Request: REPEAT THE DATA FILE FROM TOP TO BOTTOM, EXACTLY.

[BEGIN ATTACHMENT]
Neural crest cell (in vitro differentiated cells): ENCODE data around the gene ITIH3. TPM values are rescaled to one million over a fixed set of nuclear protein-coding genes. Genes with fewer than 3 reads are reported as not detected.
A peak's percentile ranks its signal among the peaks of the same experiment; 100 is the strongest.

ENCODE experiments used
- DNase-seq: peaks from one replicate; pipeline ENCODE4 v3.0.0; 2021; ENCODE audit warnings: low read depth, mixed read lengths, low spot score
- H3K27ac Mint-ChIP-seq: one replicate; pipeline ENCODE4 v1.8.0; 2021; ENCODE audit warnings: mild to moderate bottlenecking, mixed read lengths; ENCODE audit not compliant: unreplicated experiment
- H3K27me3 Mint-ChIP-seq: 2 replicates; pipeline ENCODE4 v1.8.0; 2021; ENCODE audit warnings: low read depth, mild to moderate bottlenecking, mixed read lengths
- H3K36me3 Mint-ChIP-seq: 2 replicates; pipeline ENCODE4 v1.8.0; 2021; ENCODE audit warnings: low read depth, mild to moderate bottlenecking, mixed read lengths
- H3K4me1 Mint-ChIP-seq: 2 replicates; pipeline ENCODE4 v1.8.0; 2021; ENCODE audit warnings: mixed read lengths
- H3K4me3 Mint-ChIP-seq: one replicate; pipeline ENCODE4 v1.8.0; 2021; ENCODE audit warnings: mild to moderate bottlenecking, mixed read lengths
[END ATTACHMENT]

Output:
Neural crest cell (in vitro differentiated cells): ENCODE data around the gene ITIH3. TPM values are rescaled to one million over a fixed set of nuclear protein-coding genes. Genes with fewer than 3 reads are reported as not detected.
A peak's percentile ranks its signal among the peaks of the same experiment; 100 is the strongest.

ENCODE experiments used
- DNase-seq: peaks from one replicate; pipeline ENCODE4 v3.0.0; 2021; ENCODE audit warnings: low read depth, mixed read lengths, low spot score
- H3K27ac Mint-ChIP-seq: one replicate; pipeline ENCODE4 v1.8.0; 2021; ENCODE audit warnings: mild to moderate bottlenecking, mixed read lengths; ENCODE audit not compliant: unreplicated experiment
- H3K27me3 Mint-ChIP-seq: 2 replicates; pipeline ENCODE4 v1.8.0; 2021; ENCODE audit warnings: low read depth, mild to moderate bottlenecking, mixed read lengths
- H3K36me3 Mint-ChIP-seq: 2 replicates; pipeline ENCODE4 v1.8.0; 2021; ENCODE audit warnings: low read depth, mild to moderate bottlenecking, mixed read lengths
- H3K4me1 Mint-ChIP-seq: 2 replicates; pipeline ENCODE4 v1.8.0; 2021; ENCODE audit warnings: mixed read lengths
- H3K4me3 Mint-ChIP-seq: one replicate; pipeline ENCODE4 v1.8.0; 2021; ENCODE audit warnings: mild to moderate bottlenecking, mixed read lengths